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“Quakers” is the nickname for the Religious Society of Friends. The group gained the nickname when founder George Fox told a government official to quake upon hearing the name of God. Currently there are about 210,000 Quakers worldwide.

Who is George Fox?

George Fox (1624-1691) was the founder of the Religious Society of Friends. Fox wasn’t satisfied with the churches around him in England. Feeling God spoke to his heart when his heart was ready to listen, he decided people needed to listen to Jesus on their own. After challenging churches and the government with his ideals, he was imprisoned eight times; over 6,000 of his followers were also jailed. Things were not any easier when the Quakers came to America in 1656. They were persecuted and some were killed until William Penn (founder of Pennsylvania) became a follower and showed people that Quakers wanted peace.


Quakers don’t follow a set of beliefs. Instead, each person is supposed to follow her “Inner Light” or her own understanding of what God wants. This means many Quakers believe different ideas – but they all agree that Jesus is the most important belief. Therefore, many Quakers identify themselves as Christians.

  • Worship: Each week, Quakers gather for a worship meeting. It’s simple: Anytime two or three people meet in the name of Jesus, that’s considered worship. There are no rules, no schedule, and no priests or pastors. Instead, Quakers believe each person can be moved by God to figure out what’s true and good. During a service, they sit in silence for an hour, waiting to be moved by God to speak (ready to listen, like Fox). If moved, a Quaker may speak to the whole group, either reading sacred texts, praying, or talking about an experience or idea. As you can imagine, sitting in silence for an hour became a problem for some people over the years. In 1827-1828, a major separation of the Quakers took place. Some groups of Quakers began meeting in giant buildings with pastors, singing, and schedules. Others continued to hold meetings in small buildings with no leader and simple silence. The divide remains today.
  • Dress: In the past, Quakers wore “plain dress” or simple clothing that would not take attention away from God. Most people stopped wearing plain dress in the 20th century and today most Quakers dress like everyone else.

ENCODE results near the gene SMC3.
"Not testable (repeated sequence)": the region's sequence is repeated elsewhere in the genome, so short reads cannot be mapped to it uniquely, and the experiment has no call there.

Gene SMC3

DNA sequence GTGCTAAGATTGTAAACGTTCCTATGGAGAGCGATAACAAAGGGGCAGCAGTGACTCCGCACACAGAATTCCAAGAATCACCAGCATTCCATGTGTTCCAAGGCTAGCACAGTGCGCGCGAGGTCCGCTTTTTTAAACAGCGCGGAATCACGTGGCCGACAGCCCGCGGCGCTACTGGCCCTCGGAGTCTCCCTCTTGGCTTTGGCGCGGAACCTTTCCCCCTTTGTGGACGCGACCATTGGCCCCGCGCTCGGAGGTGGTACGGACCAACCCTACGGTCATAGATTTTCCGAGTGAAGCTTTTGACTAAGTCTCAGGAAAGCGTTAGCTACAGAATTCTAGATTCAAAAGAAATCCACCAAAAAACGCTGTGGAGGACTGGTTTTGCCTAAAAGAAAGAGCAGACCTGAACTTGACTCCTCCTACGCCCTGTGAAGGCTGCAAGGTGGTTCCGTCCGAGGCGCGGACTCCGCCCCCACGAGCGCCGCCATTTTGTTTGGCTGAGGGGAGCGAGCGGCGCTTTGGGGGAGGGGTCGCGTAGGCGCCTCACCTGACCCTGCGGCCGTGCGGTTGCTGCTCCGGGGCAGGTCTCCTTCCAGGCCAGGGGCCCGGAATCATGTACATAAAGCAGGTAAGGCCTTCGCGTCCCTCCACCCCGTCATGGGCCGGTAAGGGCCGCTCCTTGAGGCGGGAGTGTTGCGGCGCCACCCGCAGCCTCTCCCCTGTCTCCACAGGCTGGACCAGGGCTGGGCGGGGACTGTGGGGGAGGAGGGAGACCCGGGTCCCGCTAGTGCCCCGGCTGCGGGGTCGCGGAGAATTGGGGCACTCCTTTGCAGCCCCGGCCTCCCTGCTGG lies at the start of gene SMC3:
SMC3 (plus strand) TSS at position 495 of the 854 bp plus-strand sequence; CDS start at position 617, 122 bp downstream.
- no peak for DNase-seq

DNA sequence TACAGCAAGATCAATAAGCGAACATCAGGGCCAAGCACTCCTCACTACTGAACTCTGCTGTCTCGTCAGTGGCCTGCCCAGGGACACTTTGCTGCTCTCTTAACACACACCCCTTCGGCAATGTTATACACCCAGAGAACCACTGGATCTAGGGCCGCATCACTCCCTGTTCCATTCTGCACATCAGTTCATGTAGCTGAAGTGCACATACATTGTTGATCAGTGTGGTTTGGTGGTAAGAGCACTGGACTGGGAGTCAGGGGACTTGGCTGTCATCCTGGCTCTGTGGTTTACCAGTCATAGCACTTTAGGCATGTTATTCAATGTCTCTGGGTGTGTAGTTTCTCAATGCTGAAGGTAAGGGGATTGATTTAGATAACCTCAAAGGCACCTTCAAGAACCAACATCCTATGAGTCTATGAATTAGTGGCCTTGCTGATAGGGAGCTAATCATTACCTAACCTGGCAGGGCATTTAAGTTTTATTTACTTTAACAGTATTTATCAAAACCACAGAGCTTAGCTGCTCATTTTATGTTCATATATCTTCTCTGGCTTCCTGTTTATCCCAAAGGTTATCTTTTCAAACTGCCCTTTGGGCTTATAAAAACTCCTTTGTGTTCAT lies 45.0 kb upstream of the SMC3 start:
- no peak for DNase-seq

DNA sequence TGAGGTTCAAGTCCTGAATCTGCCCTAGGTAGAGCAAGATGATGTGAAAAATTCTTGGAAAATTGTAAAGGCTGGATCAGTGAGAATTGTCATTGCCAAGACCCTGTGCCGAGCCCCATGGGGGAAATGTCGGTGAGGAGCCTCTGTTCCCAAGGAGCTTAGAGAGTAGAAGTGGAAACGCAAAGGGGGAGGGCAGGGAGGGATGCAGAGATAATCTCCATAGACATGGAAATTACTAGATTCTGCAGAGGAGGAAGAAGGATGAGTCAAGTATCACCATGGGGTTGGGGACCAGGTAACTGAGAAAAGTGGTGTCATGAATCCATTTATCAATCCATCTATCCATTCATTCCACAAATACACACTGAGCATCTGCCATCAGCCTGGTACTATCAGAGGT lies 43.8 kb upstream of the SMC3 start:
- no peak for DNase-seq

• Peace: Quakers stand against war, injustice, racism, and all forms of violence. Instead they seek harmony, peace, justice, diversity, and equality for all people. After all, if all people have the “Inner Light” of God within them, it would be wrong to hurt people. This idea has led many Quakers to become “conscientious objectors,” refusing to join the armed forces and even refusing to make war goods and weaponry. Such refusal has led to imprisonment for some Quakers and death for others. But Quakers continue to actively work against violence and for peace. As a result, they have been successful in promoting women’s rights and human rights – and they were among the first to lead the anti-slavery movement in both England and the United States.


Quakers began founding schools around the time our founding fathers were forming our nation. They were among the first to teach pioneer children on the western frontier. After the Civil War, Quakers raised funds to educate thousands of former slaves. School usually includes a weekly service, sitting in silence for an hour. During classroom hours, students are taught to listen to God, to learn about the world, and to go out into the world to do good things.

Want to know more about Quaker life or Quaker schools? Check out Quakers in America by Thomas D. Hamm (2003).

Created by Religion Transcends, 2009. Portions of this overview are taken from an article written by Religion Transcends writer Jackie Walker for Relate magazine. Most information is general knowledge. You must seek permission to reuse this wording.

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One Response to “Quakers”

  • This article about Quakers is incorrect. They do not all agree Jesus is be most important belief. Meeting is not related to where 2 or 3 are gathered in Jesus’ name. Most or all meetings have a schedule. In unprogrammed meetings there is a brief usually 15 minute period that includes children and another 45 minutes of silent reflection. The Quaker divide is an American peculiarity. The posted description is inaccurate and superficial.

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